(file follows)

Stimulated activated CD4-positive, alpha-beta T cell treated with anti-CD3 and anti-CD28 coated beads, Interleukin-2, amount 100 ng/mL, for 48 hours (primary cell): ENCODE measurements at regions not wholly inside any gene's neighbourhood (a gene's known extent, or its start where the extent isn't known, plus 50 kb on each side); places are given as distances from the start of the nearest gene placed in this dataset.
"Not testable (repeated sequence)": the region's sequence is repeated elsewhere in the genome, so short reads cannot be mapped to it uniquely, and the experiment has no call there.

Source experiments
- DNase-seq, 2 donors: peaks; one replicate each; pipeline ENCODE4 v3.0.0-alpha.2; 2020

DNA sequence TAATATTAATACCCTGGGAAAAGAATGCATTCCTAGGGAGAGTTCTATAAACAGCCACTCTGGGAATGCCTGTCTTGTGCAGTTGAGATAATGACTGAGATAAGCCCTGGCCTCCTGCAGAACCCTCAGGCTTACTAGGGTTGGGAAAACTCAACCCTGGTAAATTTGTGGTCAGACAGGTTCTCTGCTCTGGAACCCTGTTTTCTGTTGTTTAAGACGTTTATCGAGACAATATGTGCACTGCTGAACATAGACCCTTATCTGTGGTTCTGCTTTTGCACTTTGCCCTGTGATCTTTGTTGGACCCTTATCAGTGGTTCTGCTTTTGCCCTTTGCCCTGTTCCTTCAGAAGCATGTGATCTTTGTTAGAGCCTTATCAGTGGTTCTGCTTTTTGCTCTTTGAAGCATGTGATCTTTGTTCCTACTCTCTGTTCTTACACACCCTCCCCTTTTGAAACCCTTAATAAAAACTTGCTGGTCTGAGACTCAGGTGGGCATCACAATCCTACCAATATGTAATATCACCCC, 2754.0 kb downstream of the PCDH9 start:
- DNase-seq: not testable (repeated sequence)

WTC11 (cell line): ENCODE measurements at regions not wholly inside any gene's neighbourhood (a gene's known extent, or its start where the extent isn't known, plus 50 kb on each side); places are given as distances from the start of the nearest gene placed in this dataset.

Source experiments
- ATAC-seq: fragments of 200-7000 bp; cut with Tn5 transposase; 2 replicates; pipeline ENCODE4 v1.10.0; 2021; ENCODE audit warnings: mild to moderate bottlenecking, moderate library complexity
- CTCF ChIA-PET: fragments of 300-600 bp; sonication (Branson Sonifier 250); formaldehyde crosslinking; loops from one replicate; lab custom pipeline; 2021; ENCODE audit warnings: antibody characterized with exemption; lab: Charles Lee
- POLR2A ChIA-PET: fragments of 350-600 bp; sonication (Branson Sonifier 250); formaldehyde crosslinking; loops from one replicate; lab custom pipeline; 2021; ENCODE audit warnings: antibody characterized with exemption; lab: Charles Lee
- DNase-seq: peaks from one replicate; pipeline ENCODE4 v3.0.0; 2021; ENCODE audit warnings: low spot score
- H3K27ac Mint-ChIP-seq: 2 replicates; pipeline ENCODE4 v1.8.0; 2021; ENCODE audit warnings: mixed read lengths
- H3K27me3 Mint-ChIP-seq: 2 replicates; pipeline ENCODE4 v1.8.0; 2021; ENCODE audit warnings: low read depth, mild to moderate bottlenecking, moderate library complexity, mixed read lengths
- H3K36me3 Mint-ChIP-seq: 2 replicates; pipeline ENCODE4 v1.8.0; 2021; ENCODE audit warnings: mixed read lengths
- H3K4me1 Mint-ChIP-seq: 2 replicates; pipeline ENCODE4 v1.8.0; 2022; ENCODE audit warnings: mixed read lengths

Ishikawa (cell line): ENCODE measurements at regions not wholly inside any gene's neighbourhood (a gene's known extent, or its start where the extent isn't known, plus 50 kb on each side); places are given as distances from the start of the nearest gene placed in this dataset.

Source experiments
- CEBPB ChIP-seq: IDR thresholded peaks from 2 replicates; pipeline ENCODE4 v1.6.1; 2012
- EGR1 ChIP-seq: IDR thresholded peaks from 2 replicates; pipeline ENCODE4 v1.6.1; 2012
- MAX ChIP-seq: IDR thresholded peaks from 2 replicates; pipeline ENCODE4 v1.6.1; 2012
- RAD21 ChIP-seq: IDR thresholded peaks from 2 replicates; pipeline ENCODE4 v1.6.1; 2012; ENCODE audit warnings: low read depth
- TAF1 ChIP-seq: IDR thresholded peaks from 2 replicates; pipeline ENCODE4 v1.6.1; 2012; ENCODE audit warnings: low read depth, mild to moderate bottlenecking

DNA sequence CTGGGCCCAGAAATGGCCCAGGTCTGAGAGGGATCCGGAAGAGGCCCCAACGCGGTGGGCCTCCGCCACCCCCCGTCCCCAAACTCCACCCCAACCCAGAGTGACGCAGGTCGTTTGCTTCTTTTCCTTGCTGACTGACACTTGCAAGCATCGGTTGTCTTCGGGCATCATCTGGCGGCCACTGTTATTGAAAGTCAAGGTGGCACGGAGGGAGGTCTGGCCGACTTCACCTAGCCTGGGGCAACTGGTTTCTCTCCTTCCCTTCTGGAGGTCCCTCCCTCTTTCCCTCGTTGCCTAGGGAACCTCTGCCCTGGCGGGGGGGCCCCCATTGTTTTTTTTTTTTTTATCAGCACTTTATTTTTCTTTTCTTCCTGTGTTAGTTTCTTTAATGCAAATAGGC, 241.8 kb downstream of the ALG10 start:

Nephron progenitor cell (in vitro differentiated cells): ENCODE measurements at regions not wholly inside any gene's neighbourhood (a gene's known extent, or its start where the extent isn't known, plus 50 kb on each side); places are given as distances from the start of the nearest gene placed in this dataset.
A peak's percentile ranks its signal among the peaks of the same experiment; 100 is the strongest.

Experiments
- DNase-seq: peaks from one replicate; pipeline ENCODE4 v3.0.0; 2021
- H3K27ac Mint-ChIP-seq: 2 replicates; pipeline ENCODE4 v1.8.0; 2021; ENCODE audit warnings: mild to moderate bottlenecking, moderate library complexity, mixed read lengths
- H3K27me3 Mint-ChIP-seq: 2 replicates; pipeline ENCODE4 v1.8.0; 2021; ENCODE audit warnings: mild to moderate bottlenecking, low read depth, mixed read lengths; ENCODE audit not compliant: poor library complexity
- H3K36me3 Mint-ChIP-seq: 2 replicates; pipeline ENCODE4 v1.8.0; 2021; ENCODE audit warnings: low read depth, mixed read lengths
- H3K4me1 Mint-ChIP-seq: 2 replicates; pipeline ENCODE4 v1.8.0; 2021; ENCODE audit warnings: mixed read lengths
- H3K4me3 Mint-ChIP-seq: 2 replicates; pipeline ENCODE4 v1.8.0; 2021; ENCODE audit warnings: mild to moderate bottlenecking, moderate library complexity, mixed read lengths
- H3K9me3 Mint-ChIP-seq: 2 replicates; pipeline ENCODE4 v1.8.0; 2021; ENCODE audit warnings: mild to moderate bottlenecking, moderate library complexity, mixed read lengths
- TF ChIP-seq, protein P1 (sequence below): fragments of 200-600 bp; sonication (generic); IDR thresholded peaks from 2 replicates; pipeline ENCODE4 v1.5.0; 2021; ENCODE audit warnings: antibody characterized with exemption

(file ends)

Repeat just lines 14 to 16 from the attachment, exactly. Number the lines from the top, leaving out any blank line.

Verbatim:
- H3K27me3 Mint-ChIP-seq: 2 replicates; pipeline ENCODE4 v1.8.0; 2021; ENCODE audit warnings: low read depth, mild to moderate bottlenecking, moderate library complexity, mixed read lengths
- H3K36me3 Mint-ChIP-seq: 2 replicates; pipeline ENCODE4 v1.8.0; 2021; ENCODE audit warnings: mixed read lengths
- H3K4me1 Mint-ChIP-seq: 2 replicates; pipeline ENCODE4 v1.8.0; 2022; ENCODE audit warnings: mixed read lengths